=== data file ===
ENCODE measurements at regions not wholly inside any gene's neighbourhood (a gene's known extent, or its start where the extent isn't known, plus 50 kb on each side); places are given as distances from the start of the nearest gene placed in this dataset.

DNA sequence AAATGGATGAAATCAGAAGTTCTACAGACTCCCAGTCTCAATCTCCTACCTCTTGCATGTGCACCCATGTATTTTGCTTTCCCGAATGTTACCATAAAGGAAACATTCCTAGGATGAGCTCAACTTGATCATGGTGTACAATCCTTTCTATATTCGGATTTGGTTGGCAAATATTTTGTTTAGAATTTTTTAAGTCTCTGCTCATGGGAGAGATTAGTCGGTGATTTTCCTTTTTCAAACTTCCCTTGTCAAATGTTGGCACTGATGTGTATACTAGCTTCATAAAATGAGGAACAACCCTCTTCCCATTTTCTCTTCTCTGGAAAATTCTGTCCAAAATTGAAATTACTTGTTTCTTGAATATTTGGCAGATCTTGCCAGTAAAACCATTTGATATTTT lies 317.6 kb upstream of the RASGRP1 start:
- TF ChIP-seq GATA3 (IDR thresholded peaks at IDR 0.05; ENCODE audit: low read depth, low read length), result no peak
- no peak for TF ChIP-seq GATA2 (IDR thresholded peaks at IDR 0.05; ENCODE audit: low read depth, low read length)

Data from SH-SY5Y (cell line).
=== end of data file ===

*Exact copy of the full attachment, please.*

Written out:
ENCODE measurements at regions not wholly inside any gene's neighbourhood (a gene's known extent, or its start where the extent isn't known, plus 50 kb on each side); places are given as distances from the start of the nearest gene placed in this dataset.

DNA sequence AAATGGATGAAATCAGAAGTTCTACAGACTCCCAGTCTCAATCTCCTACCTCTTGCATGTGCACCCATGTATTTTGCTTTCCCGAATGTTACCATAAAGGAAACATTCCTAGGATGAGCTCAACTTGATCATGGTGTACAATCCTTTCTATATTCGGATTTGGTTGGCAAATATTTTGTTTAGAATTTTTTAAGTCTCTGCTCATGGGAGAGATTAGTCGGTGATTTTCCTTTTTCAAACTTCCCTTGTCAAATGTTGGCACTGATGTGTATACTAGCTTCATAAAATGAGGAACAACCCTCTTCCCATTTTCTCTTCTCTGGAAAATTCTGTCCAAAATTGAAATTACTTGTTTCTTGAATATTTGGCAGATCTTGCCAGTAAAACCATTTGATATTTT lies 317.6 kb upstream of the RASGRP1 start:
- TF ChIP-seq GATA3 (IDR thresholded peaks at IDR 0.05; ENCODE audit: low read depth, low read length), result no peak
- no peak for TF ChIP-seq GATA2 (IDR thresholded peaks at IDR 0.05; ENCODE audit: low read depth, low read length)

Data from SH-SY5Y (cell line).